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Nathan H

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  • Occupation
    Full Time Student
  • About my avatar
    There's a little bit of Stevie in all of us
  • Favorite movies
    Through A Glass Darkly, Band of Outsiders, Down By Law, Battleship Potemkin, Time of the Wolf, This Land is My Land, Breathless, A Taste of Cherry, Innocence, the Royal Tennenbaums, Northfork, the Cabinet of Dr. Calligari, Raging Bull
  • Favorite music
    Anything innovative: Thelonious Monk, RZA, MewithoutYou, Starflyer 59, Sufjan Stevens, Beck, Earth Wind & Fire, Common, Iron & Wine, Pedro the Lion, Tom Waits
  • Favorite creative writing
    Any classic american literature: Steinbeck, Hemingway, Fitzgerald, H. James, Twain, Ellison

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  1. I know you guys haven't heard from me in a while, but I can't contain myself after seeing this film. WOW! (I am going to try very hard to avoid spoilers) You know that great American film we've been waiting for for the last 5...10 yrs! This could be it. I strongly suggest trying to set aside everything you know about Mel Gibson before seeing this film. OK. First off. This is possibly THE Most violent film ever made, it certainly takes violence to a whole new disturbing level. Its often times very crude and disturbing in a nearly unwatchable way. But with that being said. Its messages are extremely subtle and magnificiently powerful. Its not the slap on the wrist Revelations film it presents itself as being in the trailers. Its main themes are a subtext to a more focused yet almost cliche plot that often times had me wondering, "what is Mel possibly thinking". Watching it I became so engrossed in its shock value and sensational plot devices that I was afraid it would never amount to anything more. I couldn't have been more wrong. The genius of this film is not discovered until after you've had time to fully digest it. The glorious/inglorious finish leaves room for so much debate that the bloodbath it takes to get there suddenly and surprisingly makes sense. I am trying really hard to avoid spoilers so I won't ruin the movie, so I won't say much more. The film amounts to a very intriguing debate on post-colonial view points, as well as a statement about the deadly circle of civilizations. I hope you all enjoy/make it to the end.... oh and I did I mention its also the most entertaining movie I've seen in 5 yrs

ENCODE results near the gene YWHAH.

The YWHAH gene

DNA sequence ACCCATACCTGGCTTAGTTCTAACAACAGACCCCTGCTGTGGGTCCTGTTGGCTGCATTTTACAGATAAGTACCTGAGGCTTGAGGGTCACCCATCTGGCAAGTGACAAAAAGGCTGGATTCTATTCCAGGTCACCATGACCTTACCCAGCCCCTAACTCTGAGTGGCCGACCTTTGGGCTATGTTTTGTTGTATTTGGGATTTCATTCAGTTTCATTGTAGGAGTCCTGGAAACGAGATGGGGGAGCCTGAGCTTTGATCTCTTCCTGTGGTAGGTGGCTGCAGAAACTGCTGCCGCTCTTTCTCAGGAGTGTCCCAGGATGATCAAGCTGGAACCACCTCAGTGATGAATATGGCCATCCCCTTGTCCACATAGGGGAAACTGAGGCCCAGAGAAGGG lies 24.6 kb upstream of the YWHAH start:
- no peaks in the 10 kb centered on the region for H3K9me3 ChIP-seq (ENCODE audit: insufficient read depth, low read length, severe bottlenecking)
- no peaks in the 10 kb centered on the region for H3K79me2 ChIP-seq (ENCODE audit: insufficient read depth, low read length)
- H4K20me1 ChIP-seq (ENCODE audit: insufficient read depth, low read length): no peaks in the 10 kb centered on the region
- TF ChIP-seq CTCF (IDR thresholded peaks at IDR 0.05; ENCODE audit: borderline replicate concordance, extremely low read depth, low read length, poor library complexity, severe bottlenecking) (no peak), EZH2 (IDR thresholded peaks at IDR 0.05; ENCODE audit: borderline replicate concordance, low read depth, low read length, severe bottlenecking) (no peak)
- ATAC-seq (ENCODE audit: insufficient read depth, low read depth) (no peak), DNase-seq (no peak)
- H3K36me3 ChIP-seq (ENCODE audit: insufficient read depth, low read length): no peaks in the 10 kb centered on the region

2. Would have loved to see Daniels get a nod, but I'm not quite sure who I'd drop from the current list.
  3. Surprised that Pride & predjudice wasn't nominated, I thought that was by far the best cinematography of the year. Also, no AHOV or foreign films, last year this category was dominated by foreign films. 2046?
  4. So are we counting this as an 05 or 06 film, cause if its 05 its going to the top of my list, if its 06 I better start making my list for this year. Technicaly Cache would be considered an 06 film as well, it doesn't open in wide release until this week I believe.
  5. What were your best/most memorable live music experiences this year? Mine was Bright Eyes, Jim James(My Morning Jacket frontman), and M Ward, all playing each others songs live together at the Newport Folk Festival. Oh, and the fact that they were opening for Elvis Costello wasn't bad either. Also, the Redwalls are an extremely talented group of live performers.
  6. My impression of the Hold Steady is that their frontman is an incredible lyricist, but overall the album as a whole isn't all that impressive musically or even creatively for that matter. I got a chance to see them live in Boston this year, and the frontman's presence on stage was a big turn-off for me. While he was singing he would move his arm in very rapid jerking motions, and when he was not singing he would step away from the mic and yell obscenities at the audience.
  7. Agreed, I can't think of a more underrated film in the last 5 yrs
  8. Nathan H

    Munich

    Could the film have been better? Yes. But is it by far the most well made American Movie this year? Yes. To me this film is in a league of its own compared to any other American film I've seen this year. Here's a thought: Does anyone think it is possible that this film could be a warm-up for a much more controversial film about more rescent Israeli/Palestinian conflict? I would like to think of this film as part 2 to a Speilberg triology about the history of the Jews in the 20th century, with Schindler's list being the 1st part. Probably just wishful thinking, or trying to make Spielberg out to be more of a genius than he actually is. I do know that I want to watch Schindler's list again and look for any possible parallel's.